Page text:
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Looking Awry at Georgian Caricature

Lacan and the Satirists

David Morgan

what we witness in the art of caricature is the visual enactment of an excitement ( jouissance ) in the slippage and malleability of visual signs and tokens associated with the political state: with the Symbolic order itself. When the caricaturist

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Drawing Stereotypes

Europe and East Asia in Russian Political Caricature, 1900–1905

Zachary Hoffman

is playing both sides. 1 Figure 1. S. F. Sokolovskii, “A triple alliance,” Novoe vremia , 13 June 1903. The caricature primarily pokes fun at Japan's ambitions in the Far East. It also expresses a deeper discomfort with the ways this newly

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Edward Lear

A Life in Pictures

Marco Graziosi

comical caricatures Lear used in the poem illustrations, and even more so from the radically simplified style that characterises the limericks and the later picture stories: the figures have evidently been sketched in haste, but they maintain a clearly

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Guillaume Lecomte

characters are stylised rather naïvely, their physical traits being distorted and exaggerated in a caricatural fashion. It illustrates the contradictio in terminis , in the words of Pascal Lefèvre, of ‘factual comics’ that convey a truth by building a

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Alain Vaillant

sur la culture (en principe, du moins), intégrant des éléments graphiques (des caricatures, le plus souvent), et jouant systématiquement sur des effets de connivence à l’intérieur de la bohème. On peut y voir l’ancêtre de la presse underground . Dans

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Caroline Rossiter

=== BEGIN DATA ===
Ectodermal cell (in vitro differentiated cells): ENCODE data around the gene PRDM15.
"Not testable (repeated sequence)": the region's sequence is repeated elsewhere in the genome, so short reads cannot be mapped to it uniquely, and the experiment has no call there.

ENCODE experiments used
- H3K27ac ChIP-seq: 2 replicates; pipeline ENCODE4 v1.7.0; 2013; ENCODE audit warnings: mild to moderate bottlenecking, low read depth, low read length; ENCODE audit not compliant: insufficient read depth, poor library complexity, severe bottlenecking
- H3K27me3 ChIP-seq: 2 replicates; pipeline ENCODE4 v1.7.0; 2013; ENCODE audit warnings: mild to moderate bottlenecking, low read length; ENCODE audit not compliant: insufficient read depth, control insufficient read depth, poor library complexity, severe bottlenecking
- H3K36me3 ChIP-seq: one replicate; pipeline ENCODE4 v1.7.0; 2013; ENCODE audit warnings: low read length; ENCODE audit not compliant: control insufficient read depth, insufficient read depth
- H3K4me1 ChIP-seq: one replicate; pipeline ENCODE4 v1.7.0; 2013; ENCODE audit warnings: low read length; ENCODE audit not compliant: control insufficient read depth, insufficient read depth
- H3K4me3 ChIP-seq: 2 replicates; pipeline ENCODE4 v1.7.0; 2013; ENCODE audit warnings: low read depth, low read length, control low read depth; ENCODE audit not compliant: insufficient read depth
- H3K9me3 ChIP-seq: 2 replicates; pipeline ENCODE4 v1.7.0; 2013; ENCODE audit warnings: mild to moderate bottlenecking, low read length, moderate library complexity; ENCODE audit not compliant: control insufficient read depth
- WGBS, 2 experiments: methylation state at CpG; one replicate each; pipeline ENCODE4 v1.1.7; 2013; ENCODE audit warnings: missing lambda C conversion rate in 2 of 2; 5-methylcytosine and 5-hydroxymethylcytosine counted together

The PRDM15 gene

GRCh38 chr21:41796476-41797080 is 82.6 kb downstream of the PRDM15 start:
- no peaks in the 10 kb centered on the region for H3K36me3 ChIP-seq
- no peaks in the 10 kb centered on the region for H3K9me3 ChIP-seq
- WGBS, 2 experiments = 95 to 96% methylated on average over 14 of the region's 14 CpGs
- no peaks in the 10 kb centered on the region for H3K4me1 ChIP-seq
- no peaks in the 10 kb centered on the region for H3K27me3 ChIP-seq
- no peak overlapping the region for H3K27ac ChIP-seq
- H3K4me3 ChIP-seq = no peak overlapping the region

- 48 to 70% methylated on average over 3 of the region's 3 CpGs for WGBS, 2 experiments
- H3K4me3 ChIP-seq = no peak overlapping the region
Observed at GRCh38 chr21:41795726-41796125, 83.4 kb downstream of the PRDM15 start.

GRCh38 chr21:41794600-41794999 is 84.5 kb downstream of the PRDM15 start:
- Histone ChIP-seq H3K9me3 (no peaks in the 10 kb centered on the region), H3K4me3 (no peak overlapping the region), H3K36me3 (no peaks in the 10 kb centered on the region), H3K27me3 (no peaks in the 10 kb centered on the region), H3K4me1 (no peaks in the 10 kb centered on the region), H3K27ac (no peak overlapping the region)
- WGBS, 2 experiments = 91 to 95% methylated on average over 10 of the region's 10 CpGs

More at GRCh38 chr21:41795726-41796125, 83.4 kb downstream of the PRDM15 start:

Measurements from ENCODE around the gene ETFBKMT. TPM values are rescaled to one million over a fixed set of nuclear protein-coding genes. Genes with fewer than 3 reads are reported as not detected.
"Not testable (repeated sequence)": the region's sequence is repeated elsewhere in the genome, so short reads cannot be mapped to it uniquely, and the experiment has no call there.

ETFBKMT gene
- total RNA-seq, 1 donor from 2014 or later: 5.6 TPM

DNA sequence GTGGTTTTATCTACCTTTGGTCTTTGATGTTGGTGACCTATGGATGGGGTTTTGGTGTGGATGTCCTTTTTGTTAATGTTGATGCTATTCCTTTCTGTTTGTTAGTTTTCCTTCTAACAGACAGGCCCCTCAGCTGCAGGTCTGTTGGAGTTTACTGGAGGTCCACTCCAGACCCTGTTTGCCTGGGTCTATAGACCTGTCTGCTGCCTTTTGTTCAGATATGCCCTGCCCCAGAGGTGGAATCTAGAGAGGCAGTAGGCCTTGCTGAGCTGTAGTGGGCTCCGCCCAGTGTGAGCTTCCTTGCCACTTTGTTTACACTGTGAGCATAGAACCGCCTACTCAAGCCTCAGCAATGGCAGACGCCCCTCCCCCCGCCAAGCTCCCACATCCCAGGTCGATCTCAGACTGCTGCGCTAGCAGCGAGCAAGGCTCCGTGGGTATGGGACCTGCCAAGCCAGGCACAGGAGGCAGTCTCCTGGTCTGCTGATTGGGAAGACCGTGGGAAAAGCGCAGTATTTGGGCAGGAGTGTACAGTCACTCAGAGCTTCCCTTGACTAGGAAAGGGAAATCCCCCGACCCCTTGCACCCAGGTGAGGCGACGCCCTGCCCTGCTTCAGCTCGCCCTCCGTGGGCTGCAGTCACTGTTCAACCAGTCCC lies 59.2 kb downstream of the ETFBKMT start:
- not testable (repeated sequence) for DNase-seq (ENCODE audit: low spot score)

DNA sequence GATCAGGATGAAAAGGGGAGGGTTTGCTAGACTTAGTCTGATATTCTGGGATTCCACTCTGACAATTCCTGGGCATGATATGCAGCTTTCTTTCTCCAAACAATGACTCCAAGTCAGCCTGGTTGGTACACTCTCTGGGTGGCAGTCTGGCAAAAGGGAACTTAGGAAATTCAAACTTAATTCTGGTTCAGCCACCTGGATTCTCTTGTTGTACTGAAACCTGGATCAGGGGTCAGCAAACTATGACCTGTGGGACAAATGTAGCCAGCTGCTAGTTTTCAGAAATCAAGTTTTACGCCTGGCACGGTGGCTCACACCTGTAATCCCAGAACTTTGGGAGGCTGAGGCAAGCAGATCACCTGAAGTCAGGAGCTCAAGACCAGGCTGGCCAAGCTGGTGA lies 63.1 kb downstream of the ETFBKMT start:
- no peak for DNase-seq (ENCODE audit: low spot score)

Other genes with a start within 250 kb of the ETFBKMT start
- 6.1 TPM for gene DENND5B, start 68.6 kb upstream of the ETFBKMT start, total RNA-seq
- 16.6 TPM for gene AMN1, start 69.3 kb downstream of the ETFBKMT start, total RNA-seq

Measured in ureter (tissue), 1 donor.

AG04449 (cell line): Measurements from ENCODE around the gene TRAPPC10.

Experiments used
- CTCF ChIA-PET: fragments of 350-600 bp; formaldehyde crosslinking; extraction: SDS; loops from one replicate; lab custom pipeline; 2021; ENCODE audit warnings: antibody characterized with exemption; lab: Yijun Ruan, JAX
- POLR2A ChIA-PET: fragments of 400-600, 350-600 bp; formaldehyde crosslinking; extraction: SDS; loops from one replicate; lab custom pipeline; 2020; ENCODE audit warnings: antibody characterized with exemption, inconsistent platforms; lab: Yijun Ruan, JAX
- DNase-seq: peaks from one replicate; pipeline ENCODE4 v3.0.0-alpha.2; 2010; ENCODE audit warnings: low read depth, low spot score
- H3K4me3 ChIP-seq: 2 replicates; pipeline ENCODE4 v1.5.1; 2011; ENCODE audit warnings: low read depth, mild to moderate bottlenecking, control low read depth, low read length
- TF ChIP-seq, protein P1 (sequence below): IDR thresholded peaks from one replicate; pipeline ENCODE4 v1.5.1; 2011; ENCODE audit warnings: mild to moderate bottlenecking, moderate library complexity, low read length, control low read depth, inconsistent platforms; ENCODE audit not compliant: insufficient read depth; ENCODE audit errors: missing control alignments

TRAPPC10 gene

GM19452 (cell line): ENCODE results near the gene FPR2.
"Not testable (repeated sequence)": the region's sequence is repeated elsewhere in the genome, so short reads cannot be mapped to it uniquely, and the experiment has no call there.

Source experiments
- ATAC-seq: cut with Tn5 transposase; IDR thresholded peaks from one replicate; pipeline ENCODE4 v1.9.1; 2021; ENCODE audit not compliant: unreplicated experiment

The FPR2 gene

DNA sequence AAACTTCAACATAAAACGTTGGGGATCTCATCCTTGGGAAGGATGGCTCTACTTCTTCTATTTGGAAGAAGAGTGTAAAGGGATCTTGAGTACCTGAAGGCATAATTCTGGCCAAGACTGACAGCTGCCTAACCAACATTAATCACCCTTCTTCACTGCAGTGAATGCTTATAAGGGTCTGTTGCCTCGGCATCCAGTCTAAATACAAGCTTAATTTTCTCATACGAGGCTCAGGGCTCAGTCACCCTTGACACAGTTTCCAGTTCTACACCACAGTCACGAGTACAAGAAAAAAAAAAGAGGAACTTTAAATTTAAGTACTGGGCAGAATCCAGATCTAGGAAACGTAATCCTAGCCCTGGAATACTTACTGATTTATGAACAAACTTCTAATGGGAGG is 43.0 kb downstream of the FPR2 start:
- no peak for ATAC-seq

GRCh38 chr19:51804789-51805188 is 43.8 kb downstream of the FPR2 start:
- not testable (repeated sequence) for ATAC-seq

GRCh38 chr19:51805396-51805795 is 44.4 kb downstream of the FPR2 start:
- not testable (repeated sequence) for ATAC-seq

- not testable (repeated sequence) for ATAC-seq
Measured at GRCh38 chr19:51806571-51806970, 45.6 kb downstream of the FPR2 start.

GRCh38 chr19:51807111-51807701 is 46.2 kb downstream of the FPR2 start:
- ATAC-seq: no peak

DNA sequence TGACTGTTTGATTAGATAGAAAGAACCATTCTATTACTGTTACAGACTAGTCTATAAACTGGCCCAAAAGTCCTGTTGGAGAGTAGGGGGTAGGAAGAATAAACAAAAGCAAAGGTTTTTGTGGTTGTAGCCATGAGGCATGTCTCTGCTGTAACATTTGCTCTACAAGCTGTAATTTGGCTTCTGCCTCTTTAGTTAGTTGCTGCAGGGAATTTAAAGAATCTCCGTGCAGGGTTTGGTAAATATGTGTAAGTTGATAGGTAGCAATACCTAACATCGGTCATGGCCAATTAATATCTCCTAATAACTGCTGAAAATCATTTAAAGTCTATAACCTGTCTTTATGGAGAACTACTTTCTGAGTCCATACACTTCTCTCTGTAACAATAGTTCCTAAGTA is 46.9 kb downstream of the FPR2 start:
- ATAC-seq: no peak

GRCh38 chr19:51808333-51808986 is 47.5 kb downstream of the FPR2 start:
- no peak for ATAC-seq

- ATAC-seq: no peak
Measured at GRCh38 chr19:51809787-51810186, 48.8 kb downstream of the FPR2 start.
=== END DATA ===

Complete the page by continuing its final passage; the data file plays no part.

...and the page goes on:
This article analyses the production of caricatures in post-revolutionary Paris, specifically the role of publishers and artists and the constraints of censorship within society of that time. By considering such factors in the light of English caricature production, we will outline the exchanges that took place between London and Paris at the turn of the nineteenth century and demonstrate that the two cities' comic print productions were subject to reciprocal influences.

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The Crown and the Crowd

Sublimations of Monarchy in Georgian Satirical Prints

David Morgan

Hunt observes: At the beginning of the reign, satires almost exclusively emphasised the monarch’s political role as head of government and the traditional guardian of the people’s welfare. By its end, however, caricatures almost universally portrayed

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Michael G. Vann

André Joyeux's La Vie large des colonies ['The Colonial Good Life'] is an insider's portrait of the French colonial encounter in Southeast Asia. Published in Paris in 1912 but most likely penned in Saigon, the collection of cartoons explores the racial order of the colony. Although the artist critiques many aspects of the colony and highlights certain gross injustices, such as the coloniser's sexual predation and physical violence, he also articulates many of the bluntly racist French stereotypes of the Vietnamese, Chinese and other Asians in the colony. Joyeux, as an artist and as an art teacher, contributed to the development of cartoon and caricature as a medium in Vietnam, which would eventually be used in the anti-colonial, nationalist and communist movements. La Vie large des colonies is of importance as a primary source in the study of empire.

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John Moores

The German journal London und Paris called James Gillray 'the foremost living artist in his genre, not only amongst Englishmen, but amongst all European nations'. Despite the scholarly attention he has attracted, many of Gillray's individual works have yet to receive rigorous analysis. One such neglected print is National Conveniences (1796), assumed to be a crude, straightforward expression of national supremacy. However, a closer reading shows Gillray employing the ideas of Jean-Jacques Rousseau both to undermine notions of English superiority and to assail a particular personal adversary. With this reading in mind, we can reassess references to Rousseau in Gillray's other prints, and propose a new direction from which to approach his greater oeuvre.

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Review Article

Simon Grennan, Roger Sabin and Julian Waite, Marie Duval (Oxford: Myriad Editions, 2018)

David Kunzle

With Marie Duval, virtual creator of the ineffable Ally Sloper (first appearance 1867) and mainstay of a new magazine named Judy founded that year, we find a new kind of cartoon character, a new kind of caricature and a new kind of journal